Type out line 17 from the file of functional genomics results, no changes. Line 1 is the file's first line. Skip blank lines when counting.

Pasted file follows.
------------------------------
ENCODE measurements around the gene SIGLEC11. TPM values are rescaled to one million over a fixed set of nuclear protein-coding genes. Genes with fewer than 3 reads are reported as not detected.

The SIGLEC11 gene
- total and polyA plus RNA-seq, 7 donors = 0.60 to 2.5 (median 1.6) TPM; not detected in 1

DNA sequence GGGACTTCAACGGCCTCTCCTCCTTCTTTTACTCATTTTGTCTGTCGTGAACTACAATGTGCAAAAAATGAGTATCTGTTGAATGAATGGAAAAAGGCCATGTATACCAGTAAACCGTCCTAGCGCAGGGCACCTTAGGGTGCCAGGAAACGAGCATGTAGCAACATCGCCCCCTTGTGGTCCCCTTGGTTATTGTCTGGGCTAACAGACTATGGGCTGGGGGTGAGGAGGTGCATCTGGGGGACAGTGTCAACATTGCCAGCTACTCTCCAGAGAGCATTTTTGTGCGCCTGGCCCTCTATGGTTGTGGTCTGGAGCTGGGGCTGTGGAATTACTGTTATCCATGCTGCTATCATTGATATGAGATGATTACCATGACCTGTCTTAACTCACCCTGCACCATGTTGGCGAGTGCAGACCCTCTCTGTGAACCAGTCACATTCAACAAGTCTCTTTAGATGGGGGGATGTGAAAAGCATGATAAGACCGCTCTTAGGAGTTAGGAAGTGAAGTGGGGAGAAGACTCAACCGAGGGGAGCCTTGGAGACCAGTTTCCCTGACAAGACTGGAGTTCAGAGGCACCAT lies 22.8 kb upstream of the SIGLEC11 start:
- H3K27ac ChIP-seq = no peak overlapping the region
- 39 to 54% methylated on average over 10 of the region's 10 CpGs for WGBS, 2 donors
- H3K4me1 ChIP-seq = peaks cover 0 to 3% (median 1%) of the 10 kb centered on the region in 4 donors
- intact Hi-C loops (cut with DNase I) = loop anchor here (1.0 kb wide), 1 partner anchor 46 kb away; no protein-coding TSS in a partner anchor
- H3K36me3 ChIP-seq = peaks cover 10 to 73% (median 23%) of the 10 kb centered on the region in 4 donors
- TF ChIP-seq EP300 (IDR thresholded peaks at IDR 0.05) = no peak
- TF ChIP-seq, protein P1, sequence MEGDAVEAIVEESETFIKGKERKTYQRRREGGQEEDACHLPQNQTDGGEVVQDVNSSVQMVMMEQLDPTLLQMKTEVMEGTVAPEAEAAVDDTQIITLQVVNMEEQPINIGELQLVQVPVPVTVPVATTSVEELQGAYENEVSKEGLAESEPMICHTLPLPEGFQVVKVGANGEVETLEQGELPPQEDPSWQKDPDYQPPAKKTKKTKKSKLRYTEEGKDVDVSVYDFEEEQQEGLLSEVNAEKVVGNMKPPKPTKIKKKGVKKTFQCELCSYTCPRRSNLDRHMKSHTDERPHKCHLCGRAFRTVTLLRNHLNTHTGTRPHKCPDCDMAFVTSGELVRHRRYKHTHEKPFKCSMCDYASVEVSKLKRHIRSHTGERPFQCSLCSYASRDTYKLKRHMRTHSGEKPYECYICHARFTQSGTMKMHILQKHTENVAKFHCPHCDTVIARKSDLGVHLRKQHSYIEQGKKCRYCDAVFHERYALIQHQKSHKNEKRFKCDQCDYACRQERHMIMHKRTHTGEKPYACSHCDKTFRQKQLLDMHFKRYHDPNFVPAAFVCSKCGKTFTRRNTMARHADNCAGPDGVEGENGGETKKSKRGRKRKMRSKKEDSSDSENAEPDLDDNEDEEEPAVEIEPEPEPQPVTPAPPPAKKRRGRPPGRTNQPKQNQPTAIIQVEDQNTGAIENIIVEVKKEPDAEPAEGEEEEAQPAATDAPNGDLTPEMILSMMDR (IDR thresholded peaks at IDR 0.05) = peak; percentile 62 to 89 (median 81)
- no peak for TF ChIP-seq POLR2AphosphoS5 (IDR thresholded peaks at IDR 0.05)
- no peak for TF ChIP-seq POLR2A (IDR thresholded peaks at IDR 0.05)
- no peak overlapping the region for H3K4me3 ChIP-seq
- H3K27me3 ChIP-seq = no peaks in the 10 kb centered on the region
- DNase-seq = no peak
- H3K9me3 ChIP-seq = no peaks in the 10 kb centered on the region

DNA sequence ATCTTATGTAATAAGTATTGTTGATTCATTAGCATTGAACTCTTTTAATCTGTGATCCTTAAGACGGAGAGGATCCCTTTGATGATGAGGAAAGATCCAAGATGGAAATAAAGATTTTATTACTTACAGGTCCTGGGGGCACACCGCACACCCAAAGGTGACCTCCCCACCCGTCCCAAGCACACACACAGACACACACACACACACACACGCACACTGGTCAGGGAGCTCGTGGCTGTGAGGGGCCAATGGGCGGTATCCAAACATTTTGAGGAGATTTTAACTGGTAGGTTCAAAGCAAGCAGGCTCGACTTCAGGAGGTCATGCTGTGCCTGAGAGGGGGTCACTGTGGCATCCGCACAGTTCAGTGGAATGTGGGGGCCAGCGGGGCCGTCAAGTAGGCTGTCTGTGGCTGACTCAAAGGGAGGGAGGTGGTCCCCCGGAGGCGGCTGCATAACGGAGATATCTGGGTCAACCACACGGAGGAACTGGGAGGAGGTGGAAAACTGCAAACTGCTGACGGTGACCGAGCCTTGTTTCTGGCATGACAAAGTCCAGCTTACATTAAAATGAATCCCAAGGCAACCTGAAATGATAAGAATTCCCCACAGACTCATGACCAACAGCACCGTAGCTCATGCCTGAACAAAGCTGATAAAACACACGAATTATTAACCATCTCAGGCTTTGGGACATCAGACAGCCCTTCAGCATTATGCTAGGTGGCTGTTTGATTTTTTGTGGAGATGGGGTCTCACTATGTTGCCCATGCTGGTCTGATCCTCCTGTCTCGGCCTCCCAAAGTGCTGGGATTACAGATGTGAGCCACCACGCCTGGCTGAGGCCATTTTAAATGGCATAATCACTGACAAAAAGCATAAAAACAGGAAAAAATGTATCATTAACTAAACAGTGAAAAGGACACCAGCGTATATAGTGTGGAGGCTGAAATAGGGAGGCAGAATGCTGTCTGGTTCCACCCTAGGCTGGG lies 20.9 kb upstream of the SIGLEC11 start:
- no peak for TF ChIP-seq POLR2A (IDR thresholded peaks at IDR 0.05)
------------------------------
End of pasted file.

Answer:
- H3K9me3 ChIP-seq = no peaks in the 10 kb centered on the region